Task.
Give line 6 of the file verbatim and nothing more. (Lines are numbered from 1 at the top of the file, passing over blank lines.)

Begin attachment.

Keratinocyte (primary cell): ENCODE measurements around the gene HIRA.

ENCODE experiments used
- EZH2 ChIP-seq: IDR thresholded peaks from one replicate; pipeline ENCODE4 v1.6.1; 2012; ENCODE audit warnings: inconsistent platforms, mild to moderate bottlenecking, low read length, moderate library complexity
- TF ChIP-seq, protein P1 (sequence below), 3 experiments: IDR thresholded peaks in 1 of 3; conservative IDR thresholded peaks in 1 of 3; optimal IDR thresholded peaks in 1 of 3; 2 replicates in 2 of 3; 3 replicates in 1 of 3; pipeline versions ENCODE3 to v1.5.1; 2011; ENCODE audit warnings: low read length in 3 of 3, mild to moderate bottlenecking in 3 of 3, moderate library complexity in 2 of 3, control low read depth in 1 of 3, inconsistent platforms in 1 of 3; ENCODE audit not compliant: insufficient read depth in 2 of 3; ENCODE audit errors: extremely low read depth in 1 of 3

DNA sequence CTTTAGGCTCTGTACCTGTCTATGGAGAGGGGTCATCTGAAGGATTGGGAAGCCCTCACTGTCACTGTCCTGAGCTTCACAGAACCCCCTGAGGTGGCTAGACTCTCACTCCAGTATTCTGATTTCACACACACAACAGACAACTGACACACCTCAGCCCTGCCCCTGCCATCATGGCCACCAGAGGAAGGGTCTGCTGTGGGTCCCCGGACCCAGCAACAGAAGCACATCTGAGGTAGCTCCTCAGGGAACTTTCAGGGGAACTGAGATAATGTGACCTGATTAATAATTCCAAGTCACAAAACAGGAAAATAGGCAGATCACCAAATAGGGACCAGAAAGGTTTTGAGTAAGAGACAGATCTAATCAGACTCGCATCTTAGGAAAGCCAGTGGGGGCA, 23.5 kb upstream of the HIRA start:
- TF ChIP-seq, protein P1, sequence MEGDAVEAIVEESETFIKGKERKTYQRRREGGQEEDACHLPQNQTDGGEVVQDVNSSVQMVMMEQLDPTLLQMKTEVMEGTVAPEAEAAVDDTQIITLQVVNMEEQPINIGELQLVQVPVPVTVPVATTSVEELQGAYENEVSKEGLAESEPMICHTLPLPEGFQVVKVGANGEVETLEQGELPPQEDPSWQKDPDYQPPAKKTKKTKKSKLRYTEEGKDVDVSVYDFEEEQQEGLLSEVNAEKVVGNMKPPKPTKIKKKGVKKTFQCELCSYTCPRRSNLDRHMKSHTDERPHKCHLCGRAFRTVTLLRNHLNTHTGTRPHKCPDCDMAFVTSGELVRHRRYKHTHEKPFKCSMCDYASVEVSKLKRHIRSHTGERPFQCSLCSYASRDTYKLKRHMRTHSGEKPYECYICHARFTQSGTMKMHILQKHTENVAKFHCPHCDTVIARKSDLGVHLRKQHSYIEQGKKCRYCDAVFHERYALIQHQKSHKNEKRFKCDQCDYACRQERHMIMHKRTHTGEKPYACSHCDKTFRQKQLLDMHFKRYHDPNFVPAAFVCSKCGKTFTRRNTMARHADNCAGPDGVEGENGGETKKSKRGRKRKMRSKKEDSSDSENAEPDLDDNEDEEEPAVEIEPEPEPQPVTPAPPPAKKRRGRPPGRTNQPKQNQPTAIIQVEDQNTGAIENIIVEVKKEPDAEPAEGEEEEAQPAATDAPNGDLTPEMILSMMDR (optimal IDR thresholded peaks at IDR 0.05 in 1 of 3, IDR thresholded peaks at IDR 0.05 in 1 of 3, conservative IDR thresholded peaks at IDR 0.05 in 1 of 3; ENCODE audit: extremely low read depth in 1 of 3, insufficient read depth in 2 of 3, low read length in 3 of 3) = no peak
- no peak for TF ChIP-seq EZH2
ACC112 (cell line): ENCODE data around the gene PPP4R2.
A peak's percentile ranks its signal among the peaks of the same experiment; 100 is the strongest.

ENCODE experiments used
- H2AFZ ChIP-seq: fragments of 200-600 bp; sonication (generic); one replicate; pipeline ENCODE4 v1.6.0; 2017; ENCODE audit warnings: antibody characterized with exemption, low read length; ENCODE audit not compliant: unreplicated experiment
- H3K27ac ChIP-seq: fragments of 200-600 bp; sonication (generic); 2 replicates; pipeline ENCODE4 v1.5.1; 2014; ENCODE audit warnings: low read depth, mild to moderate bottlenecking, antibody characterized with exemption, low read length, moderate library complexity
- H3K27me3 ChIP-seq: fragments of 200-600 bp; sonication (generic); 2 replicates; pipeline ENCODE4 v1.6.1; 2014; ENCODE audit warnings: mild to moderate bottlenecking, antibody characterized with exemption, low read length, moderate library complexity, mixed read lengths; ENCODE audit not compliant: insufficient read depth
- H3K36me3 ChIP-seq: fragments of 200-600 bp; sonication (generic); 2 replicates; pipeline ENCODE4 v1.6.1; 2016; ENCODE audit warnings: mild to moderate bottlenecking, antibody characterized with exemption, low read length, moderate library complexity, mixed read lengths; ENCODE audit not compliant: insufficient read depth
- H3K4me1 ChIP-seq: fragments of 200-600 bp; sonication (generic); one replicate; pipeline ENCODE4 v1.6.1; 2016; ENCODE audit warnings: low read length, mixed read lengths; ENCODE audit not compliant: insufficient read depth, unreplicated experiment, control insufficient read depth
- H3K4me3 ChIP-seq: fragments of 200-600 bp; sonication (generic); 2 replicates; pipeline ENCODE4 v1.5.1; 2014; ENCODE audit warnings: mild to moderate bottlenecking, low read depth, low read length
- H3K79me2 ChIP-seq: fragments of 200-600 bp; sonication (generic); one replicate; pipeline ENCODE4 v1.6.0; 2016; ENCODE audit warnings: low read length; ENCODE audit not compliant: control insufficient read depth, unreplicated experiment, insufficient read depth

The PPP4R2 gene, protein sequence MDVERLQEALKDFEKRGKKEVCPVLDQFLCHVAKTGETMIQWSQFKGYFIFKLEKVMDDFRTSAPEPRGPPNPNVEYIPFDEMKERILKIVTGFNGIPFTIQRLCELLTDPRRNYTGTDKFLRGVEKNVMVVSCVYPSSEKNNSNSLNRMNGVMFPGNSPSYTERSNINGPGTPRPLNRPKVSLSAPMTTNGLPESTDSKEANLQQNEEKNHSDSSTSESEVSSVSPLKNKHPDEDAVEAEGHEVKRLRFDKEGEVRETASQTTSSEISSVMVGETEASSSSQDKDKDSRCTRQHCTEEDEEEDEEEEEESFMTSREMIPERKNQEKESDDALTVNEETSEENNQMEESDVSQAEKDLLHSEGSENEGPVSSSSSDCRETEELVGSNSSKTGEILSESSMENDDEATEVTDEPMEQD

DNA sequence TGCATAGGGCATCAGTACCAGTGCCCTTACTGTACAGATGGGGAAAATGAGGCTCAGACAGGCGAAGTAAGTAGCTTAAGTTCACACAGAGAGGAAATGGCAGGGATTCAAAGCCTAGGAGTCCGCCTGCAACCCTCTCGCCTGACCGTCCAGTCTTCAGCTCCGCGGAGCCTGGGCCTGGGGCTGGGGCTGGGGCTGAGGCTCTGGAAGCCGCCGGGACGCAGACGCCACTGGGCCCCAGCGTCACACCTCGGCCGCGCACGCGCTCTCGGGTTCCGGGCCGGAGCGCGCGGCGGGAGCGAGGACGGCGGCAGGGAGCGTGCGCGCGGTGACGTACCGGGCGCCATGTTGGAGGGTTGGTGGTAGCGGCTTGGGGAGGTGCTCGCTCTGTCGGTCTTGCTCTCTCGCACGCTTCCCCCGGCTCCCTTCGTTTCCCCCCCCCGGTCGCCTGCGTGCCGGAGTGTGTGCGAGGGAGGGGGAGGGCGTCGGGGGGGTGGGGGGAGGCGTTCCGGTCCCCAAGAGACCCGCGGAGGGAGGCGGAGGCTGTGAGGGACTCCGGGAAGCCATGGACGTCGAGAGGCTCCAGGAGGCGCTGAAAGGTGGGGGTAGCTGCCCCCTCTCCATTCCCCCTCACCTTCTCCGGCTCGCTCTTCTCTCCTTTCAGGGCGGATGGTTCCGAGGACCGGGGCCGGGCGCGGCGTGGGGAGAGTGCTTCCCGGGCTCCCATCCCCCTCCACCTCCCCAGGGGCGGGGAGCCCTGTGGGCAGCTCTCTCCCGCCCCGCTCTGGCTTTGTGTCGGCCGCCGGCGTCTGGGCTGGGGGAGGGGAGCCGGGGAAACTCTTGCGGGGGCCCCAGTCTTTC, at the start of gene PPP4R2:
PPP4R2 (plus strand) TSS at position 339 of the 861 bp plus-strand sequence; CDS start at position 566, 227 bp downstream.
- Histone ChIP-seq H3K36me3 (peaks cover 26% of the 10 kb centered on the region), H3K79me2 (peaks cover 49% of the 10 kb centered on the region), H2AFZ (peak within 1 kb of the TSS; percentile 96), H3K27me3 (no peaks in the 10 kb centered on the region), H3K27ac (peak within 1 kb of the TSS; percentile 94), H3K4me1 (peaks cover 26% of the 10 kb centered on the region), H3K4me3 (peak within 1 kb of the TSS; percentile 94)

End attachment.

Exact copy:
- TF ChIP-seq, protein P1, sequence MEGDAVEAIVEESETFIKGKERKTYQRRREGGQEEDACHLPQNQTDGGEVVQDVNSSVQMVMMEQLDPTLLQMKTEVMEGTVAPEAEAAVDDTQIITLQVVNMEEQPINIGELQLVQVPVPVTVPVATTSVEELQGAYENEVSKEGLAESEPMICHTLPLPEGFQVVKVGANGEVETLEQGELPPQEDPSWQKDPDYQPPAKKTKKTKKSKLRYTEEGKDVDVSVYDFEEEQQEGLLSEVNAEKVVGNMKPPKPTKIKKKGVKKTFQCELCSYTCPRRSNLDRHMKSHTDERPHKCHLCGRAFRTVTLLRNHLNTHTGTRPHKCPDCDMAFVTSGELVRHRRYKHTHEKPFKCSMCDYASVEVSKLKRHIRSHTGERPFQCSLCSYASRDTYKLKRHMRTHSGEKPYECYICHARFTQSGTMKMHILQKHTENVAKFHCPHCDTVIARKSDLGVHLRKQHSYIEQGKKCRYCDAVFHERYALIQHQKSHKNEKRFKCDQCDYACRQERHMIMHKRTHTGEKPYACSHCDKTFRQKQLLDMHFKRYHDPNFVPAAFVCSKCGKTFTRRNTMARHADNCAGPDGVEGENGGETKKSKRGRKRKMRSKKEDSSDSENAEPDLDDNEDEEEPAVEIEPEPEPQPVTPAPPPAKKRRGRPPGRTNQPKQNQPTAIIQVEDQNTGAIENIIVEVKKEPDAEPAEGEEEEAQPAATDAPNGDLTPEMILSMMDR (optimal IDR thresholded peaks at IDR 0.05 in 1 of 3, IDR thresholded peaks at IDR 0.05 in 1 of 3, conservative IDR thresholded peaks at IDR 0.05 in 1 of 3; ENCODE audit: extremely low read depth in 1 of 3, insufficient read depth in 2 of 3, low read length in 3 of 3) = no peak